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Magic of Water

One of my favorite things to do is photograph water.  Rivers, oceans, waterfalls, you name it…all of these offer countless creative opportunities.

The perfect time to shoot water is an overcast day, giving you beautiful soft light. Throw in a little fog and it is my dream come true! It is important to use a polarizing filter and a tripod.  Yes, even on a cloudy day a polarizer does wonders to saturate colors, cut the glare from foliage and water, and slow down the shutter.  In order to get that smooth silky water we all love, you must shoot at slow shutter speeds.  Using a polarizer, a low ISO for the best image quality, and a small aperture for maximum depth of field, your exposures will generally run into the seconds, so using a tripod to hold the camera steady is a must.  In the first image you can see how the water looks with a slow shutter speed.  The settings were f/16 @1 sec. ISO 200. I usually find that shooting at around one second gives me the silky look that I like for the water.

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Finding an interesting foreground adds to a scene involving water also.  In the previous river shot I looked for ledges and rocks that formed small cascades of water for interest.  In the next image I was able to climb out onto a rock to add the small cascade as a point of interest and a leading line to the waterfall.  The settings were f/22 @0.6 sec. ISO 200.

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There are times when you might not want that slow silky water, such as when I photographed these daredevil friends who were riding the rapids in the river.  I wanted to stop the action as much as possible to capture their expressions and movements as they went down between the rocks so I knew I needed to increase my shutter speed. It was late afternoon on a cloudy day; the light was low so I removed the polarizer, increased the ISO and chose an aperture of f/9 to help me achieve the results I wanted. The settings were f/9 @ 1/400 sec. ISO 1200.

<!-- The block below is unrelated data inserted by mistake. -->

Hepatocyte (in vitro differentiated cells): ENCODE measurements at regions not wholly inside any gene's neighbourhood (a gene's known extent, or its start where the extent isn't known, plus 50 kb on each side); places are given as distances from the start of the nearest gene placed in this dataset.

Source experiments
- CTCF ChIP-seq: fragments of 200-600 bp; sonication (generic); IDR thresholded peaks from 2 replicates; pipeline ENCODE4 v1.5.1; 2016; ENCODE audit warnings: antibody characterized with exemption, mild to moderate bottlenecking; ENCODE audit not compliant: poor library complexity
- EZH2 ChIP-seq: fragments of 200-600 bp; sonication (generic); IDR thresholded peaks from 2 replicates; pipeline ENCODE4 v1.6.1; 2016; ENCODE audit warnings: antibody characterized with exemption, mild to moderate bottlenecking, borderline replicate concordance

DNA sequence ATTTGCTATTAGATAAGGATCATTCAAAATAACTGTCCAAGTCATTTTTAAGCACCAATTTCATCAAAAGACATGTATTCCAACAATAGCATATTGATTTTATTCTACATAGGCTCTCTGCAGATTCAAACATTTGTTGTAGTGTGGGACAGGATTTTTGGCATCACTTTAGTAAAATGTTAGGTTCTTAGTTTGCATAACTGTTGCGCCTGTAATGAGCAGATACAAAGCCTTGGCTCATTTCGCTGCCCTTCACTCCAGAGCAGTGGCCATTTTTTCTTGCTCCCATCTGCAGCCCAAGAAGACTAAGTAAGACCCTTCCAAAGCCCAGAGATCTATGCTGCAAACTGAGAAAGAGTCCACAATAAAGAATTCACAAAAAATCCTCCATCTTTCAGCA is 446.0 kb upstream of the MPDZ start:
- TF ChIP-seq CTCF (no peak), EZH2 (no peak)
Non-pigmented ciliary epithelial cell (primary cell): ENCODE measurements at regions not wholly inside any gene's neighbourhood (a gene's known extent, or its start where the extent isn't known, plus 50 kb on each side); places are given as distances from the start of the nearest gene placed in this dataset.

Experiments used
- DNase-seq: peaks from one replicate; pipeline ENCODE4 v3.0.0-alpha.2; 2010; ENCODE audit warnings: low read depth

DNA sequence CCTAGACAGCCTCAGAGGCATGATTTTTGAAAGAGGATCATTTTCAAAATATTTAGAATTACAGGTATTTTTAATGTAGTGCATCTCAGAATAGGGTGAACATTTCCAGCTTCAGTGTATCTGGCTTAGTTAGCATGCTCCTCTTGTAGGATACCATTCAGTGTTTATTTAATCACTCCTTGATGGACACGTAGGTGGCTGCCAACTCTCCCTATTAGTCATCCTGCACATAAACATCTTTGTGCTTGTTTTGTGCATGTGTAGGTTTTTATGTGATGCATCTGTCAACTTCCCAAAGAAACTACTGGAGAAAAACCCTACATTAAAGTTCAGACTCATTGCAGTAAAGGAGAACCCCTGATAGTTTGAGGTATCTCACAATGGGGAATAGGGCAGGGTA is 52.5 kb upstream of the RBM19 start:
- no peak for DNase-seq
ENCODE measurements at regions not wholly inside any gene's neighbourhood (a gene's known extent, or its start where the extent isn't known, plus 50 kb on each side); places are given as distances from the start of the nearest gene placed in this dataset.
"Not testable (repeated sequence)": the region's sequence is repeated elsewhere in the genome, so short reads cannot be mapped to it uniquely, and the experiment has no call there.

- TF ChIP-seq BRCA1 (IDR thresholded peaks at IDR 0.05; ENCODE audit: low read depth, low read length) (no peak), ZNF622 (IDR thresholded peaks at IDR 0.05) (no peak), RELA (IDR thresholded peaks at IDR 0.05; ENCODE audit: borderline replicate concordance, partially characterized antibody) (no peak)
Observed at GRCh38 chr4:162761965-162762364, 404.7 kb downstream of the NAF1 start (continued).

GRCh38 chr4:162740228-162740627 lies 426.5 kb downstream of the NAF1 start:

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After you shoot the big scene think about isolating areas of interest in the water.  I always look for interesting features that will make a nice image.  There is one particular ledge that I love in a river in the Great Smoky Mountains.  It enables me to photograph interesting abstracts and offers many compositions.  Concentrate on the shapes of the rocks and ledges and the patterns and lines that the water creates as it flows.

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Another wonderful thing to look for is reflections in the water from overhanging trees or flowers along the shore that create beautiful colors in the flowing water.  In this image the spring green from the trees created a golden flow of water.  This is one time that having a little sunlight helps bring out the colors in the water.  Be sure and turn your polarizer in this situation until you see the color appear!

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One final thing to add some fun to photographing water is to add a neutral density filter.  They come in different strengths and offer many possibilities.  Even when the sun is shining bright these filters will enable you to slow down the shutter to record movement in the water.  I especially like to use them at the ocean to shoot long exposures of the wave action.  I like to find something stationary in the water so that the movement of the ocean is more apparent.  Here are a couple of images that I took at the Outer Banks in North Carolina. In both of these images I used a 3.0 (exposure adjustment = 10 stops, transmits 0.1% of light) neutral density filter.  It does take some patience to use this filter.  It is so dark you can’t see through it so I had to set up the composition with my camera on my tripod, focus and then add the filter.  I then waited for the waves I liked and pressed the shutter.

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So grab your camera, polarizer, and tripod and head out to the river, lake, ocean or waterfall!  Listen to the soothing sounds of the water and come home with some magical images!

 

 

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